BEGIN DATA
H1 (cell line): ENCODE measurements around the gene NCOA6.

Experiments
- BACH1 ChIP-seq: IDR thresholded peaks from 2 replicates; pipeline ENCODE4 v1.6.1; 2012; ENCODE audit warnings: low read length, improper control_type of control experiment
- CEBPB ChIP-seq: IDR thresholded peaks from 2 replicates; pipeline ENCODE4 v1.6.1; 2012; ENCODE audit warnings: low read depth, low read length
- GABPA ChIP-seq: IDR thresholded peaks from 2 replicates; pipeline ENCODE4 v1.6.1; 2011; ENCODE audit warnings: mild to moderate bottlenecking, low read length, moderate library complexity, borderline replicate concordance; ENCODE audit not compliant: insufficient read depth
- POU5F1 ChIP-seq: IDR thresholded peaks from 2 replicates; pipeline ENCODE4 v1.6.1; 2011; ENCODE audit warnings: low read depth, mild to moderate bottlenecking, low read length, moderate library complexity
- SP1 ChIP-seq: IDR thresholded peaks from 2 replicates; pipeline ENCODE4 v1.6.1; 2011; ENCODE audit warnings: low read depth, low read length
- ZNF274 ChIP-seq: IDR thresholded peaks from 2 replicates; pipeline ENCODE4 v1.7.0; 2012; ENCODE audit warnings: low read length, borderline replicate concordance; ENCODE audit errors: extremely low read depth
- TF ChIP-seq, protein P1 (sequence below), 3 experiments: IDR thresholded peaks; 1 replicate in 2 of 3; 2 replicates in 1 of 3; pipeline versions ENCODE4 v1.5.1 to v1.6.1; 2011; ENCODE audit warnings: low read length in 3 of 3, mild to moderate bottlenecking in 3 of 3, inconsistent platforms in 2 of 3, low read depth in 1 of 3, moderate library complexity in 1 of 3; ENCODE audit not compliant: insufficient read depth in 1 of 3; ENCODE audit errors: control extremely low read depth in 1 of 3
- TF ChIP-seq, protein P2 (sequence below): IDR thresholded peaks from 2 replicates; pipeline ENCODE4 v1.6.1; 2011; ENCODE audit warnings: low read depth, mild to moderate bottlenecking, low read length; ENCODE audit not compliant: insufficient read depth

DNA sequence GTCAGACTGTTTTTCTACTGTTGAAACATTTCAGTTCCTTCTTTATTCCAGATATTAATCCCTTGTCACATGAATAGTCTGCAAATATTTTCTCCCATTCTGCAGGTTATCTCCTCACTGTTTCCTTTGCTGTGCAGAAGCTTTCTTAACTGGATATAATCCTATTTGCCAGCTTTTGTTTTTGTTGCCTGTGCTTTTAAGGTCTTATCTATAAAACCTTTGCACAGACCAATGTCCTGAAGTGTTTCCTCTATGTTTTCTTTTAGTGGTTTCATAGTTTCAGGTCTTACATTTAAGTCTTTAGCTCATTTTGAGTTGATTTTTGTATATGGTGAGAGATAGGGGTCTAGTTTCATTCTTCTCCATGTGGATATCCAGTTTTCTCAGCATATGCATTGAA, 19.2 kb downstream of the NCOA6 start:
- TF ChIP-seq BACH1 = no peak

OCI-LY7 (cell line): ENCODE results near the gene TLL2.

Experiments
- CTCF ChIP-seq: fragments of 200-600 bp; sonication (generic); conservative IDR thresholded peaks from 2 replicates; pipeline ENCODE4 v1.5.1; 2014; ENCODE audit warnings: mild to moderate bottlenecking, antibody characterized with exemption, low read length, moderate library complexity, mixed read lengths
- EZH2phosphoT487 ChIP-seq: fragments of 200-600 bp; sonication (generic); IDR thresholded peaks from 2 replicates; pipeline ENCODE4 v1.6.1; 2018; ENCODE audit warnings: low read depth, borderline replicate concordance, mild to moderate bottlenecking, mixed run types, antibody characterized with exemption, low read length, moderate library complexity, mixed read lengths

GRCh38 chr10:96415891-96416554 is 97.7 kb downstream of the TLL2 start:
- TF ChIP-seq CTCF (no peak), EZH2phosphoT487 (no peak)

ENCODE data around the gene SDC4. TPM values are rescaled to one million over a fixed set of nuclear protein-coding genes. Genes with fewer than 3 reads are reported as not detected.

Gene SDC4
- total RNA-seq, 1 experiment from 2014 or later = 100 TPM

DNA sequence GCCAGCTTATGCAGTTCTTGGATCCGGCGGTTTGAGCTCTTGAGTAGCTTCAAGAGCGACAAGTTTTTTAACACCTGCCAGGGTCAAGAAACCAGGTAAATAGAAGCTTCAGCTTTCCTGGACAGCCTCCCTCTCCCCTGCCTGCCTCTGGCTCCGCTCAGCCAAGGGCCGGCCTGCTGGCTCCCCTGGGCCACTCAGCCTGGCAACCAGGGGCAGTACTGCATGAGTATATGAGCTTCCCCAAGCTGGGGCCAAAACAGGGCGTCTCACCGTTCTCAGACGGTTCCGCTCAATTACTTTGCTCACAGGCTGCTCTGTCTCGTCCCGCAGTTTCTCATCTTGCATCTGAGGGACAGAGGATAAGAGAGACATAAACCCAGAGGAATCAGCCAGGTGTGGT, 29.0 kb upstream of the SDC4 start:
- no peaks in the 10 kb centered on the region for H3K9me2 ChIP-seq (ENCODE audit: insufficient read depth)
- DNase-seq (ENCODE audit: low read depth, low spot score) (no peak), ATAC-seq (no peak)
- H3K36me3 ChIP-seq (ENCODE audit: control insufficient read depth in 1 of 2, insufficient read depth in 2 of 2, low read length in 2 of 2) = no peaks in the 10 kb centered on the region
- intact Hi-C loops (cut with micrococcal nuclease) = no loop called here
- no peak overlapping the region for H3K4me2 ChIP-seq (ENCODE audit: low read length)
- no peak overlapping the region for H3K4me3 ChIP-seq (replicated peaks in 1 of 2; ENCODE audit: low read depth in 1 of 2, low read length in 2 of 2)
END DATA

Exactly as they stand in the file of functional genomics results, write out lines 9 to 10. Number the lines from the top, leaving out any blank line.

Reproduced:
- TF ChIP-seq, protein P1 (sequence below), 3 experiments: IDR thresholded peaks; 1 replicate in 2 of 3; 2 replicates in 1 of 3; pipeline versions ENCODE4 v1.5.1 to v1.6.1; 2011; ENCODE audit warnings: low read length in 3 of 3, mild to moderate bottlenecking in 3 of 3, inconsistent platforms in 2 of 3, low read depth in 1 of 3, moderate library complexity in 1 of 3; ENCODE audit not compliant: insufficient read depth in 1 of 3; ENCODE audit errors: control extremely low read depth in 1 of 3
- TF ChIP-seq, protein P2 (sequence below): IDR thresholded peaks from 2 replicates; pipeline ENCODE4 v1.6.1; 2011; ENCODE audit warnings: low read depth, mild to moderate bottlenecking, low read length; ENCODE audit not compliant: insufficient read depth